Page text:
Low carbon Barry Street Precinct
- Ailish Cook
- Talia Fitzgerald
- Gerard Snowdon
Low carbon Barry Street Precinct is an alternative streetscape design project that rapidly increases public open space in a high density neighbourhood.
It does this without the usual large economic, construction, and carbon costs associated with public space building projects.
This design introduces an assessment methodology to identify areas of underperformance in the existing environment, and interventions are proposed within the physical and material constraints. The feasibility of the design approach is tested through development of construction drawings..
Design is exhibited as a problem-solving profession for the urban environment, rather than for the production of objects.
We want people to be able to walk, wheel and cycle around their neighbourhoods. Public open spaces should be free, welcoming, and have high environmental performance.
The realities around housing the growing population of inner city Prahran has meant less and less public open space, while people live in smaller quarters. The changing buildings of the suburb have created more heat sinking materials, less tree cover, and social infrastructure hasn’t kept pace.
This project brings a contemporary Australian design agenda to the streetscape that rapidly increases public open space without the usual large economic, construction, and carbon costs.
The construction industry contributes more than a third of the total global final-energy use. This design project identifies places in the built environment that are underperforming socially and environmentally, and re-designs within their physical and material constraint, creating new public space through adaptive re-use.
Our approach to design in this project allows for excellent public space outcomes, maintaining the embodied carbon in the already constructed environment.
As a catalyst, this project design demonstrates at the small scale how more can be achieved with less. More social outcomes, more environmental outcomes, less carbon production, less physical production, less physical resources.
There are many examples of landscape architecture where design cleverly uses the existing built form to create a new purpose, but these are far outside the operating norms in Victoria.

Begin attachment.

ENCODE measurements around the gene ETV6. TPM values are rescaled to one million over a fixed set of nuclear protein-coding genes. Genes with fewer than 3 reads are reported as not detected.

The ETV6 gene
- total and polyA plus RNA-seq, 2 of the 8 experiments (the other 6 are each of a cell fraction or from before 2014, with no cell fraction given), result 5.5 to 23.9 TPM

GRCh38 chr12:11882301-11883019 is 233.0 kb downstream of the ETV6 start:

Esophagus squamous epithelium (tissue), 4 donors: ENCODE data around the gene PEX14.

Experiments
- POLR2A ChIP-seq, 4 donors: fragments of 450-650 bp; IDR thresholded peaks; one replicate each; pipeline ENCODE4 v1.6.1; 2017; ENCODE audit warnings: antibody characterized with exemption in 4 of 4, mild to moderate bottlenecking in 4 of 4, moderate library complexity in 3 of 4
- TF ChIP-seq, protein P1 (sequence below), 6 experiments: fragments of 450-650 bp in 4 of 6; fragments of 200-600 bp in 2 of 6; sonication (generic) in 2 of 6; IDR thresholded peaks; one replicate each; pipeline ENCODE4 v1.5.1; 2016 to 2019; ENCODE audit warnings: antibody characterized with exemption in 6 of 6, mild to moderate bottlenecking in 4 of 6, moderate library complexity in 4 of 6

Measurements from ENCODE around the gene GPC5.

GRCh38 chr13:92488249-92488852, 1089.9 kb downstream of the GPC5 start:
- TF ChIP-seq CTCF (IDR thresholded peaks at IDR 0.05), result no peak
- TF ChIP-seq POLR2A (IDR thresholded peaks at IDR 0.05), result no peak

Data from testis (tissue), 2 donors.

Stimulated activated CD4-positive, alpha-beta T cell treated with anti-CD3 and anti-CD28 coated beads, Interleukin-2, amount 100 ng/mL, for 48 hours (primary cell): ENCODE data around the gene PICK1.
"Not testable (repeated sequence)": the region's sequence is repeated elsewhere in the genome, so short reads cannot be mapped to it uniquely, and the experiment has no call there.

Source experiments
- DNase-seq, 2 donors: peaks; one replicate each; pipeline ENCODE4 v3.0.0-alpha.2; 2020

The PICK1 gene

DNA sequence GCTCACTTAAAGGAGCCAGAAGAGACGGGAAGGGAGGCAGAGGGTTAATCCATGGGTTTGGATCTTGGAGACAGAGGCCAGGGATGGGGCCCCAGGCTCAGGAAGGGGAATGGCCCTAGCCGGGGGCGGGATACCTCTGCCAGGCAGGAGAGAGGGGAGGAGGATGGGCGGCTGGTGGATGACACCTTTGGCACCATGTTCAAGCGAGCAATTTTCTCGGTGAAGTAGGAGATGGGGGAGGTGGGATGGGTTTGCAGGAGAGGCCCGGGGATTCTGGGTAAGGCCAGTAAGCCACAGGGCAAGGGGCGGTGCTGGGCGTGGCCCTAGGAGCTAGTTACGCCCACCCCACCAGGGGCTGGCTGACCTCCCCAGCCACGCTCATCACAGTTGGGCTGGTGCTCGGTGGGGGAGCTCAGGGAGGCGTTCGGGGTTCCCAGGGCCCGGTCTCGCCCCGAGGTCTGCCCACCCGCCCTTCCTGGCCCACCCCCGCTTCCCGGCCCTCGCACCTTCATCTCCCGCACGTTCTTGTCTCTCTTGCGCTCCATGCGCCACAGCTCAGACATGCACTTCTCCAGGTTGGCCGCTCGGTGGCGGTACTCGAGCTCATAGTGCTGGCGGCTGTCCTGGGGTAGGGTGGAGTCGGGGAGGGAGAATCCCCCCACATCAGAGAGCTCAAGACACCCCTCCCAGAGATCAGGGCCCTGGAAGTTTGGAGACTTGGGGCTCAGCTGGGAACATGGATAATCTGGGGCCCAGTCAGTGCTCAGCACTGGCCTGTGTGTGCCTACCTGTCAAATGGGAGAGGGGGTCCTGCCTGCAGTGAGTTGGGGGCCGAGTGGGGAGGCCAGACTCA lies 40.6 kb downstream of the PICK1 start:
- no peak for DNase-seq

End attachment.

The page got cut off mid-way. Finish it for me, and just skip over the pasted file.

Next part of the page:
The design attitudes in this project set a new benchmark for Victorian design, in both the driving environmental concepts, and the delivery of public space that works for a cross-section of society.
We appear to create a new public place from thin air.
Our design prioritises aesthetics and environmental comfort for people, meaning there isn’t a trade-off between ‘doing the right thing’ and ‘having a good place’.
This project addresses a problem facing many Melbourne suburbs, where urbanisation and increased population density serves to reduce the per capita allocation of public open space.
This project introduces a ‘fractional assessment’ methodology, where existing public spaces including streets, car parks (on-street and structures), laneways and rooftops are evaluated. Fractions of space are repurposed through adaptive re-use, to measurably improve social and environmental outcomes.
We think increased population density is a good thing, and creates a lot of potential to improve quality of life. Accordingly, we need to look critically at how all public spaces are programmed as suburbs change.
We’ve created a list. This project; Creates walkable neighbourhoods for the people of Prahran and Windsor. Makes the environment more accessible for people using wheelchairs, or with low vision. Increases the tree canopy cover which reduces urban heat. Introduces space for herbaceous plants, which contribute to insect biodiversity. Minimises the use of virgin materials in unnecessary construction. Values the embodied carbon in the construction we’ve already done. Reduces landfill. Changes community values about re-using what we have. Demonstrates how design as a profession contributes to high quality outcomes. Is a physical embodiment of future design values in Victoria.